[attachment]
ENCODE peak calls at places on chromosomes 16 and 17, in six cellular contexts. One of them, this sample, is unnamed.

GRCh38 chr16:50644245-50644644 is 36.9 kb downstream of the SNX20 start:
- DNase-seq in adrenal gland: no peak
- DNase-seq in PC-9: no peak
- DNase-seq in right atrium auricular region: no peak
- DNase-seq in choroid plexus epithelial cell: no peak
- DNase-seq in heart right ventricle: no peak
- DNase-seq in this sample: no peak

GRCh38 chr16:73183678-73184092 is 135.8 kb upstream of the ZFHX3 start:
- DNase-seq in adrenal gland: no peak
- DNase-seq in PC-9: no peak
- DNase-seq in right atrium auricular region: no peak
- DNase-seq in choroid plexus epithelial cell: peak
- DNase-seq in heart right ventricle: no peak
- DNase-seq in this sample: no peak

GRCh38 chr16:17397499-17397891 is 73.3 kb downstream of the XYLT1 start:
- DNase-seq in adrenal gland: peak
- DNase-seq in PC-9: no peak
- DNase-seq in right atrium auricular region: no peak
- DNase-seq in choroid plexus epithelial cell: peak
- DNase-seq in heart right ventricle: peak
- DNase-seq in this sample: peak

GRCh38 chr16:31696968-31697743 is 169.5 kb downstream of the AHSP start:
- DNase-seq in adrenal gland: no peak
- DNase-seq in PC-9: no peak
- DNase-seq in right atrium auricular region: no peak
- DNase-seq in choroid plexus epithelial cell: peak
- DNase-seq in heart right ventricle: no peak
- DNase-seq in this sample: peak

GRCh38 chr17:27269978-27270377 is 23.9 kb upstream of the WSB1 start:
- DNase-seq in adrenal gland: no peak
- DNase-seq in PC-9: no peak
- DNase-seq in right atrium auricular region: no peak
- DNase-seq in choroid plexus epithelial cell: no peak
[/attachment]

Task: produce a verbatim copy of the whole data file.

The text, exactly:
ENCODE peak calls at places on chromosomes 16 and 17, in six cellular contexts. One of them, this sample, is unnamed.

GRCh38 chr16:50644245-50644644 is 36.9 kb downstream of the SNX20 start:
- DNase-seq in adrenal gland: no peak
- DNase-seq in PC-9: no peak
- DNase-seq in right atrium auricular region: no peak
- DNase-seq in choroid plexus epithelial cell: no peak
- DNase-seq in heart right ventricle: no peak
- DNase-seq in this sample: no peak

GRCh38 chr16:73183678-73184092 is 135.8 kb upstream of the ZFHX3 start:
- DNase-seq in adrenal gland: no peak
- DNase-seq in PC-9: no peak
- DNase-seq in right atrium auricular region: no peak
- DNase-seq in choroid plexus epithelial cell: peak
- DNase-seq in heart right ventricle: no peak
- DNase-seq in this sample: no peak

GRCh38 chr16:17397499-17397891 is 73.3 kb downstream of the XYLT1 start:
- DNase-seq in adrenal gland: peak
- DNase-seq in PC-9: no peak
- DNase-seq in right atrium auricular region: no peak
- DNase-seq in choroid plexus epithelial cell: peak
- DNase-seq in heart right ventricle: peak
- DNase-seq in this sample: peak

GRCh38 chr16:31696968-31697743 is 169.5 kb downstream of the AHSP start:
- DNase-seq in adrenal gland: no peak
- DNase-seq in PC-9: no peak
- DNase-seq in right atrium auricular region: no peak
- DNase-seq in choroid plexus epithelial cell: peak
- DNase-seq in heart right ventricle: no peak
- DNase-seq in this sample: peak

GRCh38 chr17:27269978-27270377 is 23.9 kb upstream of the WSB1 start:
- DNase-seq in adrenal gland: no peak
- DNase-seq in PC-9: no peak
- DNase-seq in right atrium auricular region: no peak
- DNase-seq in choroid plexus epithelial cell: no peak